I've had excellent results with BeanstalkD and a back-end written in PHP to retrieve jobs and then act on them. I wrapped the actual job-running in a bash-script to keep running if even if it exited (unless I do a '
exit(UNIQNUM);', when the script checks it and will actually exit). In that way, the restarted PHP script clears down any memory that may have been used, and can start afresh every 25/50/100 jobs it runs.
A couple of the advantages of using it is that you can set priorities and delays into a BeanstalkD job - "run this at a lower priority, but don't start for 10 seconds". I've also queued a number of jobs up at the some time (run this now, in 5 seconds and again after 30 secs).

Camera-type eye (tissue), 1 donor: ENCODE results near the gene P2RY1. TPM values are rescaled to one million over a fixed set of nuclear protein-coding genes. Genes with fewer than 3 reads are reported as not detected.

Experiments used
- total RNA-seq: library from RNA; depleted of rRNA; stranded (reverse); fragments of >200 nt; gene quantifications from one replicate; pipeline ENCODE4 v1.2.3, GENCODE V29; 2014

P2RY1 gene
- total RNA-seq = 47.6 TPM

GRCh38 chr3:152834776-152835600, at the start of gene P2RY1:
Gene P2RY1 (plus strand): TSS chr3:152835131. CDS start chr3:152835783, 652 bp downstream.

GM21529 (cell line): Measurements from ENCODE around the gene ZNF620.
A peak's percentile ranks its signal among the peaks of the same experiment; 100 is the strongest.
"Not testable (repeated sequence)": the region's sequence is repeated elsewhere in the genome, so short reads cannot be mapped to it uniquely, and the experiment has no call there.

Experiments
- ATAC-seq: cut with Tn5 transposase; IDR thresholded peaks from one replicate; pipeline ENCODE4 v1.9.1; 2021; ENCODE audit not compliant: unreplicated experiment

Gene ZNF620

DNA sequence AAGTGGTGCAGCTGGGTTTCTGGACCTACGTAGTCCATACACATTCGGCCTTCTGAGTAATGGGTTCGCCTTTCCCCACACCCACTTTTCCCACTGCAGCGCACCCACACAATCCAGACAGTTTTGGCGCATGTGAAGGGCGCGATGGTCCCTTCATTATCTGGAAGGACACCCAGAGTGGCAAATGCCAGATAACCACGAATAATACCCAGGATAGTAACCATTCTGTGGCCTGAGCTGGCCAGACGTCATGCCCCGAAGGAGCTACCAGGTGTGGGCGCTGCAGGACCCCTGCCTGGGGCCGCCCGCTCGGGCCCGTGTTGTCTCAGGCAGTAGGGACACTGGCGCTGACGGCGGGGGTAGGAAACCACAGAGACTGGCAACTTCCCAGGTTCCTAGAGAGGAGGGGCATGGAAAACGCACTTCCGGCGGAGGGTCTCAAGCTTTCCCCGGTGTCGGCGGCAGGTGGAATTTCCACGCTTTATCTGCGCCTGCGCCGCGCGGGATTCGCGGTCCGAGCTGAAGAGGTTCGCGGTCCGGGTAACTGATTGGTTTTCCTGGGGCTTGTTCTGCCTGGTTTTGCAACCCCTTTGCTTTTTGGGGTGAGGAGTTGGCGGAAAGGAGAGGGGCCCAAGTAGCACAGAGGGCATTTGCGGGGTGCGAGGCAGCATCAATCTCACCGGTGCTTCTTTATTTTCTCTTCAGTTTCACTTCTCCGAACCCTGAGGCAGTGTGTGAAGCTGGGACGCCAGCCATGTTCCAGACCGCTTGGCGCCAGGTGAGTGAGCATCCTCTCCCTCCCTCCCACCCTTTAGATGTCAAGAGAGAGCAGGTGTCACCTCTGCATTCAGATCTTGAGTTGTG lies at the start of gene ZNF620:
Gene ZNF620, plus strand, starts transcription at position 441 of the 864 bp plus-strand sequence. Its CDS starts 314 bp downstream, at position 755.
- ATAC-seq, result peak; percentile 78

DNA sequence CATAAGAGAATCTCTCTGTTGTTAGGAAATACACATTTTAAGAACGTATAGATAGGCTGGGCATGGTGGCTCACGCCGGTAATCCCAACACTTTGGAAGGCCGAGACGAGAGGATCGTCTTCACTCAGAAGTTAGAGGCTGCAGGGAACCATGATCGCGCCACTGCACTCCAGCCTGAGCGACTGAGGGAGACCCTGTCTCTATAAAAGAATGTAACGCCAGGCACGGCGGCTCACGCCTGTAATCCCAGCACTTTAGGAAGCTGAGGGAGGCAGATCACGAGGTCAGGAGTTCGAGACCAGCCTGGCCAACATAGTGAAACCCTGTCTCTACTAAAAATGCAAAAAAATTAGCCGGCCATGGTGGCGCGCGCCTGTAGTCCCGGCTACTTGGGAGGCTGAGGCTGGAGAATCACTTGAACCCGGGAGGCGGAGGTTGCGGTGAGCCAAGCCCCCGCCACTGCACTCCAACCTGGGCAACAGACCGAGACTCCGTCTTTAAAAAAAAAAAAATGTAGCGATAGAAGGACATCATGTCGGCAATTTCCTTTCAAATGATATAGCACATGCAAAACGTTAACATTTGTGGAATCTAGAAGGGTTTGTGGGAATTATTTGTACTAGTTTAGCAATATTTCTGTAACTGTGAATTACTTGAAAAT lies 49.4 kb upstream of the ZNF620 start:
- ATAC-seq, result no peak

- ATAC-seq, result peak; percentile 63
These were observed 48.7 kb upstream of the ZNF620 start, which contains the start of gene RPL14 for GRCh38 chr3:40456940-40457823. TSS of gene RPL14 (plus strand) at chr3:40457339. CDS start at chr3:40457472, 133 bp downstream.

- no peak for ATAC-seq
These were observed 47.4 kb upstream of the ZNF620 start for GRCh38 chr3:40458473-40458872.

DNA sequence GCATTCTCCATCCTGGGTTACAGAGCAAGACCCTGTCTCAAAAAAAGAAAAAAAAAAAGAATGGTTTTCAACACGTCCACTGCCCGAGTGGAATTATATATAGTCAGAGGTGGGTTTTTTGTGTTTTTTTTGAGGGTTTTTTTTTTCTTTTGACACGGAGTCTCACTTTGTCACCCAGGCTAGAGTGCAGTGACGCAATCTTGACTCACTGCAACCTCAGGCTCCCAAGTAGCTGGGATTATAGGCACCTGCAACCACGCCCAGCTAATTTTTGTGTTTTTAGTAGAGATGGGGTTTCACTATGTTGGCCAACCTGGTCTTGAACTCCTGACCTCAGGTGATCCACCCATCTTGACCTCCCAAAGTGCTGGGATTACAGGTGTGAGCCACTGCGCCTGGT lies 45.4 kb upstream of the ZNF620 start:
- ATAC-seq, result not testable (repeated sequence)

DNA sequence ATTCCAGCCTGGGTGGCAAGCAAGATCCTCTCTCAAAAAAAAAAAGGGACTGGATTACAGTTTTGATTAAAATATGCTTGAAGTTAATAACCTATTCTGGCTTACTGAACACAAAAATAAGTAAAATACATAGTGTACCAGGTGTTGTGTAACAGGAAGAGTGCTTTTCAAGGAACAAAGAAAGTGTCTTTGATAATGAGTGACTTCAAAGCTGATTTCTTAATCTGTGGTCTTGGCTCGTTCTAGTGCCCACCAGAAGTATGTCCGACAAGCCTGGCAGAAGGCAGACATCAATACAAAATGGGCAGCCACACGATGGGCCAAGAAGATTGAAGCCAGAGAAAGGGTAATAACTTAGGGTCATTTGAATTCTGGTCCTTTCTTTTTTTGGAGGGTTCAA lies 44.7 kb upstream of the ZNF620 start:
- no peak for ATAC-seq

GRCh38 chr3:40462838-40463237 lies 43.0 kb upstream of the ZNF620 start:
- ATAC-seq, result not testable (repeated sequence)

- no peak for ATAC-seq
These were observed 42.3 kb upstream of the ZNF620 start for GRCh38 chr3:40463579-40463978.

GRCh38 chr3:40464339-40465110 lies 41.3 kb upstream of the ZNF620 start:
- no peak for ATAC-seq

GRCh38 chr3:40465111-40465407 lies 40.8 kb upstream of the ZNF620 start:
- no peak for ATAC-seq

With the appropriate network configuration (and running it on an accessible IP address to the rest of your network), you can also run a beanstalkd deamon on one server, and have it polled from a number of other machines, so if there are a large number of tasks being generated, the work can be split off between servers. If a particular set of tasks needs to be run on a particular machine, I've created a 'tube' which is that machine's hostname, which should be unique within our cluster, if not globally (useful for file uploads). I found it worked perfectly for image resizing, often returning the finished smaller images to the file system before the webpage itself that would refer to it would refer to the URL it would be arriving at.
I'm actually about to start writing a series of articles on this very subject for my blog (including some techniques for code that I've already pushed several million live requests through) - My URL is linked from my user profile here, on Stackoverflow.
(I've written a series of articles on the subject of Beanstalkd and queuing of jobs)